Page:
The promised 16-week class went on 17 weeks. Then 18, then 19. As the class continued, many students began to run out of money. Out of the more than two dozen students who began, about 10 were left by late October, some playing computer games in class to pass the time, just waiting for the final project before graduation.
A Fateful Trip
Early on, Ms. Laucher had suggested the project would be something for the community, maybe a gaming app addressing the opioid epidemic. Then the project was finally announced: the design of a website for a pet bed-and-breakfast that Ms. Laucher’s mother was opening in Pennsylvania.
But Stephanie Frame was still a believer. When word spread of a trip by the Mined Minds leadership to a tech conference in Lithuania in November, she saw an opportunity. She had never been out of the country, but this was a way to lock in a job, for her and for her daughter. Her husband agreed to spend $1,000 on the trip.
“If I could hang with them,” she remembered thinking, “be one of them, show them how dedicated I am, how much I supported them, then we’ve got it.”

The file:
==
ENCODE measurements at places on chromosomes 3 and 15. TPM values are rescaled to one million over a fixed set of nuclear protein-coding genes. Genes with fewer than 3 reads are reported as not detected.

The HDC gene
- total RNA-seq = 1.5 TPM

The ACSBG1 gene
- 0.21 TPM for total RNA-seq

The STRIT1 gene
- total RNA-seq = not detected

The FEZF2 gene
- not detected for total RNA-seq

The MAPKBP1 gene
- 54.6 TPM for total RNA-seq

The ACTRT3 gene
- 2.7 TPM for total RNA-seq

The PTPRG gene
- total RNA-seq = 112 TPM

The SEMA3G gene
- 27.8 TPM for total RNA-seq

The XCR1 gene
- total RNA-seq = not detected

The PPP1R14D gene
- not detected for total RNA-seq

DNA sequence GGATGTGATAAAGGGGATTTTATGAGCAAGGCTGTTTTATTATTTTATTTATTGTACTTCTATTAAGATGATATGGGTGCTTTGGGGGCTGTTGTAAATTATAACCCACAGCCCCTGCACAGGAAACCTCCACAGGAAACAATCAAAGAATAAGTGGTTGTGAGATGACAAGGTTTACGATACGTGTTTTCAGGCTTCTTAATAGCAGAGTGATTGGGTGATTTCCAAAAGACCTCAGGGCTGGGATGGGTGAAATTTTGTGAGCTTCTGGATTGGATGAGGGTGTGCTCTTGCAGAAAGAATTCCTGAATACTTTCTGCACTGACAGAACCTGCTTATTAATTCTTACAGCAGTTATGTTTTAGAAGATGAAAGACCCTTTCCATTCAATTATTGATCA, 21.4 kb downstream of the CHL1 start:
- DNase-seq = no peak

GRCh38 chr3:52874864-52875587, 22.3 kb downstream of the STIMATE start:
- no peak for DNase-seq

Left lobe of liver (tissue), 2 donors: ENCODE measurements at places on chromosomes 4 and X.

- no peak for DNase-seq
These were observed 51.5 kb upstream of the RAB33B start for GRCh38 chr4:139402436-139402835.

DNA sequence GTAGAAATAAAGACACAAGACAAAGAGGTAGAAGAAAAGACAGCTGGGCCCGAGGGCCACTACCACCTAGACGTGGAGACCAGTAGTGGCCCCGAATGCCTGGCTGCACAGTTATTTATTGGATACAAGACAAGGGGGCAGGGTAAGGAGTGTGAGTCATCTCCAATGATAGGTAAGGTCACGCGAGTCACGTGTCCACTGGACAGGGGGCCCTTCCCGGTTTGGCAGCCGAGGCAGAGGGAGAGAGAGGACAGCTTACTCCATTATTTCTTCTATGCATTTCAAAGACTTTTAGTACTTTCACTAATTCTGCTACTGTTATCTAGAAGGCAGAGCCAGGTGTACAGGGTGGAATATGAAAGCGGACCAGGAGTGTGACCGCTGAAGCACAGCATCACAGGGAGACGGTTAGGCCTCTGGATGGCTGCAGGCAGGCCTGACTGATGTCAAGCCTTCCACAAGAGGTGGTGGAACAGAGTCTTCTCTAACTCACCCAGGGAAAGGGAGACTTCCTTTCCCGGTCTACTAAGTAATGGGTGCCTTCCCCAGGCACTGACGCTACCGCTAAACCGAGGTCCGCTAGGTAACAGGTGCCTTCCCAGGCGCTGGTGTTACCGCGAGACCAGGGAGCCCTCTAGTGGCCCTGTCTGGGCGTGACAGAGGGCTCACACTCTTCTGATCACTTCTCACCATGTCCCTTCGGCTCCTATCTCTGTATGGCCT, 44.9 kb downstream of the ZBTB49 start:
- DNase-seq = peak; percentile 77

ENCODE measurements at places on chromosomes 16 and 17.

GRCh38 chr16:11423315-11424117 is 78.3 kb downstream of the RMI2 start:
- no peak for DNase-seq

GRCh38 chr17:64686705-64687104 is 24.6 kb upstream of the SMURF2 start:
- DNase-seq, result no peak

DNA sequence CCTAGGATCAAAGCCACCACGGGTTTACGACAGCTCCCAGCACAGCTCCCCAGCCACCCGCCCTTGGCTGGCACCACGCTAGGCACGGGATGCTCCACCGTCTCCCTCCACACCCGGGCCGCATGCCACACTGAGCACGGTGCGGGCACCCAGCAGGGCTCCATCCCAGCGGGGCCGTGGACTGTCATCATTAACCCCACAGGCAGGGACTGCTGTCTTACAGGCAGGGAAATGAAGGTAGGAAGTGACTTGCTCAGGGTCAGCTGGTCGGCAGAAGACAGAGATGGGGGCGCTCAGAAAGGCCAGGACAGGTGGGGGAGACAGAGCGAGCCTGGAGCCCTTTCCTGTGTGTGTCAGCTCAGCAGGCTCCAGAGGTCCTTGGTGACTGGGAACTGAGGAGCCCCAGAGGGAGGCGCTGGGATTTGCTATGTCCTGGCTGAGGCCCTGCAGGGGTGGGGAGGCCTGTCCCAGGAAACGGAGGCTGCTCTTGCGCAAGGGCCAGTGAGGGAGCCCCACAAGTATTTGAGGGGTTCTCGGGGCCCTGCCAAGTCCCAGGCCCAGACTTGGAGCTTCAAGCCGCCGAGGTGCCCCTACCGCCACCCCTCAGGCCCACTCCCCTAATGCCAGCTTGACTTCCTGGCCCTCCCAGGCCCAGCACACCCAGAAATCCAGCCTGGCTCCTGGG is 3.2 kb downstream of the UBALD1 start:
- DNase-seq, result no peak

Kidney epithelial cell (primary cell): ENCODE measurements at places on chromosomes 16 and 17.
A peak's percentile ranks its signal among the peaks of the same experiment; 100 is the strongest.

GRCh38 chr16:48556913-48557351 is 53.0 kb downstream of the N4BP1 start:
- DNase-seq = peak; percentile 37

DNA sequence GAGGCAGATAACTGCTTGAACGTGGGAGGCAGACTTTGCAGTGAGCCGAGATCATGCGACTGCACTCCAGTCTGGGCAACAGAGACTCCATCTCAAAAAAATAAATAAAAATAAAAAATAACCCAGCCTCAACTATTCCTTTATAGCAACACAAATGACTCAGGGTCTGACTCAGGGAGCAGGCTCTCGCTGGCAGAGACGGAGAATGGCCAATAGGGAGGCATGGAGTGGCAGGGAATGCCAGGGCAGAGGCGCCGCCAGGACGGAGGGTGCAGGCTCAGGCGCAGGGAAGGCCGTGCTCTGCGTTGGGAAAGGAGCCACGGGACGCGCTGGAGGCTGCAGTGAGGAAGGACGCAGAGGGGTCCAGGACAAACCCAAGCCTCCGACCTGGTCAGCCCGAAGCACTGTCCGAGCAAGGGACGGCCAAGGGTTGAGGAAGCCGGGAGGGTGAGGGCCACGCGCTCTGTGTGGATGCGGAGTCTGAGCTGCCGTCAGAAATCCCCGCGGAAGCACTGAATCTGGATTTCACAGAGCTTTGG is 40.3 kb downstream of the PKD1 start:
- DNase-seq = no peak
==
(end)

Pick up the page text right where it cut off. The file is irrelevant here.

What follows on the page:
While Stephanie and others were in Lithuania, the rest of the class was debating whether to stick it out to graduation. A news station in Pennsylvania had reported on problems with the Mined Minds program there, including that nearly all the graduates of one class had been fired right after being hired as apprentices. The state of Pennsylvania ordered Mined Minds to cease operations for not having a license to run a school.
On a morning in late November, in the first class after the Lithuania conference, the students in Beckley arrived to a shocking development. Two people who had gone on the trip — Stephanie Frame and Mr. Moore, their teaching assistant — had been kicked out of the program.
In a video conference, Ms. Laucher told the class that Stephanie had been dismissed because of “extreme sexual harassment, lots of drunkenness, basically behaving in a way that we wouldn’t condone at Mined Minds.”